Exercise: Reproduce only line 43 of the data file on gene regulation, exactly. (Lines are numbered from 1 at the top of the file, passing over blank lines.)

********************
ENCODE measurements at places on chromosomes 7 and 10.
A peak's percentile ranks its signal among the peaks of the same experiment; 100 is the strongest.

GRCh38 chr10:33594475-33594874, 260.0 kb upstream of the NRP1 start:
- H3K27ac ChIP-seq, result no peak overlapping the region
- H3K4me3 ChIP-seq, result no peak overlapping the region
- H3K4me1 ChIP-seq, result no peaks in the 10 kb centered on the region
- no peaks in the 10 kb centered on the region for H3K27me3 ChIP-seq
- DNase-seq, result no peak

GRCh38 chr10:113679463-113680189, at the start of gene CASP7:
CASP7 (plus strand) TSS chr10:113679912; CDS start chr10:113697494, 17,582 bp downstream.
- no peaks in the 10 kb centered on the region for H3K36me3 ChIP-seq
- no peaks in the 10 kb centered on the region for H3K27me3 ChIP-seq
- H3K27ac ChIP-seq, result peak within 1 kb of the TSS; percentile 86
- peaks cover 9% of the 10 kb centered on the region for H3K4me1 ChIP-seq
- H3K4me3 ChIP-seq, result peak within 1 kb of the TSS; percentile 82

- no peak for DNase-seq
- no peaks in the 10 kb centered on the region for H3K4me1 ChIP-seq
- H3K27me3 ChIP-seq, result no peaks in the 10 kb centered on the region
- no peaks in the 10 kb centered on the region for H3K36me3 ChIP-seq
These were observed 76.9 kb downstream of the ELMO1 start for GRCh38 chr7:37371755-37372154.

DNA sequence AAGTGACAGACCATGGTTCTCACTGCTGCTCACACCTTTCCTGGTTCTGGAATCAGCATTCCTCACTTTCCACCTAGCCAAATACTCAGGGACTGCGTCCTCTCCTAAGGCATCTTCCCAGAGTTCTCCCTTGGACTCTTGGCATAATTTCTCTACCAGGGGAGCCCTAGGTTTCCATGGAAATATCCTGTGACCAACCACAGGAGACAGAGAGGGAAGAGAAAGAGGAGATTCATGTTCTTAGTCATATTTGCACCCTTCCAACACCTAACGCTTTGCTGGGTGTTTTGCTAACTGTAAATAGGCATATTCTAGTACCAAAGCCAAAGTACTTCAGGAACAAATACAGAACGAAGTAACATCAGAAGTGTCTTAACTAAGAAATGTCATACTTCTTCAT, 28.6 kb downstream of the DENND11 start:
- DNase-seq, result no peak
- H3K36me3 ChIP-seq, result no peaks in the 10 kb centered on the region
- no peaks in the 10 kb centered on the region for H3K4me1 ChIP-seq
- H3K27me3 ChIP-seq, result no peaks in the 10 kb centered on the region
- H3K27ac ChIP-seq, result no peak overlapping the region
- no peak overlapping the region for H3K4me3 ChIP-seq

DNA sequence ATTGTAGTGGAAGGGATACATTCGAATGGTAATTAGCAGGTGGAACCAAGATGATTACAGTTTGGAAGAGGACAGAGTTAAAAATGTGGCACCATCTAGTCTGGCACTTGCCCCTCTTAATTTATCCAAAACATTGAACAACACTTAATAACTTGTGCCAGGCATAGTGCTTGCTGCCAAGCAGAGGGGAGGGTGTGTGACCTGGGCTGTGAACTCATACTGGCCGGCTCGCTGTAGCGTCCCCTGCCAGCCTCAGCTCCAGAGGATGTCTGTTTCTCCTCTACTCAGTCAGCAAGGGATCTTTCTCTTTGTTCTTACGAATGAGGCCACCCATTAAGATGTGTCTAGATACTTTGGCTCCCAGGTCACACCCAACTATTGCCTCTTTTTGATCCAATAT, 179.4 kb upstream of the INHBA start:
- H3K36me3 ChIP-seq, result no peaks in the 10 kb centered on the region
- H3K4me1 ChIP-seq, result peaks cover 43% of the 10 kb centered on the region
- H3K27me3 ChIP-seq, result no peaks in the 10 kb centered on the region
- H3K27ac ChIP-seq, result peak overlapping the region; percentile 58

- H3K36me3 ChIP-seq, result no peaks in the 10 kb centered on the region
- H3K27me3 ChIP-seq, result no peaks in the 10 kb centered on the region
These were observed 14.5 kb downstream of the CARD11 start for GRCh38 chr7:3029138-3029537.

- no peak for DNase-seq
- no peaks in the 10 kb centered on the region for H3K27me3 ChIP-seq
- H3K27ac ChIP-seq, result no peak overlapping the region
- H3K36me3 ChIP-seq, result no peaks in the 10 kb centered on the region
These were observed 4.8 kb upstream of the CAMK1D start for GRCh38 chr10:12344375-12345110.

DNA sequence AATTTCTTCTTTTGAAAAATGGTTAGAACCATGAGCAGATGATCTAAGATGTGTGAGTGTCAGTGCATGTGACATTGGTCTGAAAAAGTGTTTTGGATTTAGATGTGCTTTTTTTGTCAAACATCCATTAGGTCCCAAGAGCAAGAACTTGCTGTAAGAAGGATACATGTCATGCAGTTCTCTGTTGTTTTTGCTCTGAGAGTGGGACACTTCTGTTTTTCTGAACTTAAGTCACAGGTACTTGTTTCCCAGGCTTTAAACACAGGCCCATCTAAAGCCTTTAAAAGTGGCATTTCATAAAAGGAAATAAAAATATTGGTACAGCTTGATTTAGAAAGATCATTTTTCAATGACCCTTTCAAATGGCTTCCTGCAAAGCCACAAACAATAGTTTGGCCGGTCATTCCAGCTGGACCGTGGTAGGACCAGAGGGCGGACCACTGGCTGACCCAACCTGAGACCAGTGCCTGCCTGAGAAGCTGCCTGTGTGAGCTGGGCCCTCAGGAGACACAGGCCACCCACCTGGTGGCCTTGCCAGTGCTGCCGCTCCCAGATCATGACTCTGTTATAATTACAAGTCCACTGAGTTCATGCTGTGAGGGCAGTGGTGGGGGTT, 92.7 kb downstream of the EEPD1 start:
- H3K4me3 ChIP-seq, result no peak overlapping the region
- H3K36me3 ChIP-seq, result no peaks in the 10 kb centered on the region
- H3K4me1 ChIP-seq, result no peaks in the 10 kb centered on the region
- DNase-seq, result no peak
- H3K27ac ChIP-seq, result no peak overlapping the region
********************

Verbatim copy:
- H3K36me3 ChIP-seq, result no peaks in the 10 kb centered on the region